The main counterargument for the significance of birth order is that it helps understand-along with biology-why siblings can be so different. Siblings are, after all, usually subject to the same conditions of growth, whether parental, geographical or cultural. Sex and birth order are the only clear variances in the siblings.

Birth-order theory suggests that, because they aren’t burdened by excessive expectation (like the firstborn) nor excessive attention (like the last-born), middle-borns are uniquely poised to succeed. They are skilled diplomats by virtue of being stuck between two siblings. They’re portrayed as loyal romantic partners and friends because they are both hungry for intimate bonds and willing to compromise to maintain relationships. And they’re believed to be natural innovators, since they’re less likely to feel the weight of parental expectation. (Bill Gates is the middle child of a prominent lawyer. His older sister, Kristianne, grew up to become an accountant.)

“What few people realise is that middle children are actually more likely to effect change in the world successfully than any other birth order,” says psychologist Catherine Salmon, a leading expert on middle children. “As is so often the case with middles, they’re perennially underestimated.”

A world without as many hardy types whose upbringing gives them a knack for empathy. Jennifer Garner, when asked about raising kids in Hollywood, once referred to her own middle-childness. “I am the model middle child,” she explained. “I am patient and I like to take care of everyone. Being called nice is a compliment. It’s not a boring way to describe me.” Patient. Caring. Nice. Even boring. Doesn’t it feel like those are qualities we need more of right now?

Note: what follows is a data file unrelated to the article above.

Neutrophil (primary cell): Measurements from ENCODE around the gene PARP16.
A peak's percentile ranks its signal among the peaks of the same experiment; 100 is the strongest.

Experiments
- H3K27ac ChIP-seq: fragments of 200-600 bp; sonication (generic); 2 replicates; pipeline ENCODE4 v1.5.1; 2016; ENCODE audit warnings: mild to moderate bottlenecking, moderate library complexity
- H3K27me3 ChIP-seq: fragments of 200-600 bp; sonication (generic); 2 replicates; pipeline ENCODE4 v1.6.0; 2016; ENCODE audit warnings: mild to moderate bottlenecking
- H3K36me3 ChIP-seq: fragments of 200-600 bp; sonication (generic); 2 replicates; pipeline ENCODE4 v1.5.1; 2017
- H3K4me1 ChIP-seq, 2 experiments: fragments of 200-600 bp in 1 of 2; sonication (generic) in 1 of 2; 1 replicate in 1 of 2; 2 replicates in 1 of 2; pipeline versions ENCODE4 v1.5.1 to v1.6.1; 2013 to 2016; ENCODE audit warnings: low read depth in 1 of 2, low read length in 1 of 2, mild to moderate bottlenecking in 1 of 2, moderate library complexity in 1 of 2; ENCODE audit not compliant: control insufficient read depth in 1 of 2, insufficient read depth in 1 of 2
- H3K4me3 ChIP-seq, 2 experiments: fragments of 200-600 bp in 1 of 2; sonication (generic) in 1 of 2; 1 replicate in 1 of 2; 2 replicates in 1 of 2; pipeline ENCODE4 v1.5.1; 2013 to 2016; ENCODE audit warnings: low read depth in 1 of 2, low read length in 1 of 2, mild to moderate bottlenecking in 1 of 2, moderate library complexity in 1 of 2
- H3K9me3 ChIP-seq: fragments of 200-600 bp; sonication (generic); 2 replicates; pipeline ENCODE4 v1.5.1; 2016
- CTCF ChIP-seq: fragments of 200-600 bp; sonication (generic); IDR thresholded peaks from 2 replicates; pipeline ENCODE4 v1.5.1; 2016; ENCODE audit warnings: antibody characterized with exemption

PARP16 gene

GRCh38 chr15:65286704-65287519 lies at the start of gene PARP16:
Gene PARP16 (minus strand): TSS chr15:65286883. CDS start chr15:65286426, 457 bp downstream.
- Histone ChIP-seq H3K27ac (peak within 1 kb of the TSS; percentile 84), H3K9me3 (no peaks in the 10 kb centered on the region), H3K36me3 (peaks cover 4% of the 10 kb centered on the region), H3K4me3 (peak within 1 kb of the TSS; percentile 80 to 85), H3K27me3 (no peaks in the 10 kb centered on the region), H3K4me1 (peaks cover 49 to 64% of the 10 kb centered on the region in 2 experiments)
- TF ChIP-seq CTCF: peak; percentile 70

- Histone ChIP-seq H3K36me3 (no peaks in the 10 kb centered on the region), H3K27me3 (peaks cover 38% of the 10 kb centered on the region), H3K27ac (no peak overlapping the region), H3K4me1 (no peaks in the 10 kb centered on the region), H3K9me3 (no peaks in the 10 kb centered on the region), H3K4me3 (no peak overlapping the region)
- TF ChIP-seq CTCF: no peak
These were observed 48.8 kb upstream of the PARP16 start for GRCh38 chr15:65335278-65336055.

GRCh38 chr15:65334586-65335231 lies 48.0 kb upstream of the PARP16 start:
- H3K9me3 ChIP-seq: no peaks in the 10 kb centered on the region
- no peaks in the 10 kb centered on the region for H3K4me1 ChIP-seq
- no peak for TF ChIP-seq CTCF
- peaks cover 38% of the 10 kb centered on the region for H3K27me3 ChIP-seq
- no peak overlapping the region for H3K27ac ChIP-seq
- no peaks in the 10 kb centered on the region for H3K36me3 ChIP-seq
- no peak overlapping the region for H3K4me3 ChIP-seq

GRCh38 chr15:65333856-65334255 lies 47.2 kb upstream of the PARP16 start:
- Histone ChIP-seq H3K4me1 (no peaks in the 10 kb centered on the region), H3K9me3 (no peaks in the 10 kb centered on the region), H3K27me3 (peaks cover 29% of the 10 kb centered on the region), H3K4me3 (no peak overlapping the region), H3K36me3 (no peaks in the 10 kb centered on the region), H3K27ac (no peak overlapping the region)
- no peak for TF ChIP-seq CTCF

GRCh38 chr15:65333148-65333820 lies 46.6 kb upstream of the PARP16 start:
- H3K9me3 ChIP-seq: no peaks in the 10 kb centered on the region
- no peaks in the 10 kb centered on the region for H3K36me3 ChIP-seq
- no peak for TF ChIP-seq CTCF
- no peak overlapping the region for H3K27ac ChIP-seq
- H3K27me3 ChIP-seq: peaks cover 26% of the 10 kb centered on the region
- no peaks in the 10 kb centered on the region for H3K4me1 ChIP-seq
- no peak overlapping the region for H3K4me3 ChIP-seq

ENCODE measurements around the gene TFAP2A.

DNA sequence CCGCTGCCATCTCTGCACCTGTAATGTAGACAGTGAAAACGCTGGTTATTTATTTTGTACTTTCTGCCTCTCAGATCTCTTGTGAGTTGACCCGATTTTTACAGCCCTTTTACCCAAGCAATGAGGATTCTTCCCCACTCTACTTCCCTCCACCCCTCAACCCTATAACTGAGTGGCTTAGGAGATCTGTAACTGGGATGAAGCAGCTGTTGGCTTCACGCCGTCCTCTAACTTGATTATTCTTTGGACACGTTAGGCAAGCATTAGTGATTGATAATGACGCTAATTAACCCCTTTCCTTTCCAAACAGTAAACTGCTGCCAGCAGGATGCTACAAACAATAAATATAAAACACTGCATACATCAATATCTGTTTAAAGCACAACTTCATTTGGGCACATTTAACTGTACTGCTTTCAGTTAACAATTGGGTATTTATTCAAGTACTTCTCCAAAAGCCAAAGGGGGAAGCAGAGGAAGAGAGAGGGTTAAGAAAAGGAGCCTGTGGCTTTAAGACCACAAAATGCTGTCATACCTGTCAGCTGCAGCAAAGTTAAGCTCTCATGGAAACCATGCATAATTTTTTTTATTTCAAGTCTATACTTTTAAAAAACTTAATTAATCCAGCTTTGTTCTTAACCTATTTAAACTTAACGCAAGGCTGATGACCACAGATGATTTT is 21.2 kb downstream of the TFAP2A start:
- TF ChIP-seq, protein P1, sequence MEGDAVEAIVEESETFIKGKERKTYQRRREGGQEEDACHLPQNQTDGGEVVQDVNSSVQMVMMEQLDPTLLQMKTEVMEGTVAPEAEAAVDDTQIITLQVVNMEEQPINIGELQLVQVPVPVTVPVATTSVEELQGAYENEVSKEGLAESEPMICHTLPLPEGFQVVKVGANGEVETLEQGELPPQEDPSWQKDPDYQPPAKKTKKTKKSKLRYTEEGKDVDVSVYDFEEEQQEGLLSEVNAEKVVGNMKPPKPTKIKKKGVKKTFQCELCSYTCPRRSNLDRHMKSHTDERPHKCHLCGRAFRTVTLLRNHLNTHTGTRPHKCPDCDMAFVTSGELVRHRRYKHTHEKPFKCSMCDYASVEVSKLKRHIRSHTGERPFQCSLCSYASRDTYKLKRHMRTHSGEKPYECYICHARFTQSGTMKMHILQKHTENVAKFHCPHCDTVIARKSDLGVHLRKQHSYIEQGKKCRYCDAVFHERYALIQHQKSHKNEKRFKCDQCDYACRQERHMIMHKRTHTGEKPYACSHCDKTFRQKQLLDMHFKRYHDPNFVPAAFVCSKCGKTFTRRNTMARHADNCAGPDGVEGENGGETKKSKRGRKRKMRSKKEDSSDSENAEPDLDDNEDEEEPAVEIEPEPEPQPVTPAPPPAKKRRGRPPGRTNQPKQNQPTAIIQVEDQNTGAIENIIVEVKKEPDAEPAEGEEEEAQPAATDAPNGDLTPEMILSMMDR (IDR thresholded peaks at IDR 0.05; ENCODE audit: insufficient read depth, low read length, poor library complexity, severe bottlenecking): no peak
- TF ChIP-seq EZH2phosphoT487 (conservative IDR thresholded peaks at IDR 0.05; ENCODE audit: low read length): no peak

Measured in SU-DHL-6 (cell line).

These qualities, of course, won’t disappear entirely. But as the number of middle children dwindles, there is real reason to fear. Because the ­irony is that the strengths associated with middle children come not from ­parental nurturing but from parental in­attention. That means these virtues are especially difficult to cultivate in other kids. The secret power of middles, says Salmon, “points away from the notion that successful parenting is all about time and attention.” In advocating for middles, Salmon is also promoting the idea that today’s culture of overparenting is actually hindering the development of classic middle-child merits in all children, because middles are forged in benign neglect.

It’s hard to imagine a world without so many of the middle children we know. There’s Nelson Mandela and Charles ­Darwin and Charlotte and Emily Brontë and Martin Luther King Jr. You could no doubt make lists of firstborns and last-borns and only children whom it would be just as hard to imagine the world without. But we’ve never had a problem celebrating the Marcias and the Cindys. Maybe it’s time for Jan to have her day.

So with birth rates dropping, middle children largely disappear, everyone else will lose the distinctive qualities they have to offer. And here’s one last bit of injustice: If the experience of middle children is any guide, no one will notice.

Check my related post: How to set goals for kids?

Interesting reads:

2 thoughts on “Are the middle childs vanishing?

Leave a Reply

Fill in your details below or click an icon to log in: Logo

You are commenting using your account. Log Out /  Change )

Google photo

You are commenting using your Google account. Log Out /  Change )

Twitter picture

You are commenting using your Twitter account. Log Out /  Change )

Facebook photo

You are commenting using your Facebook account. Log Out /  Change )

Connecting to %s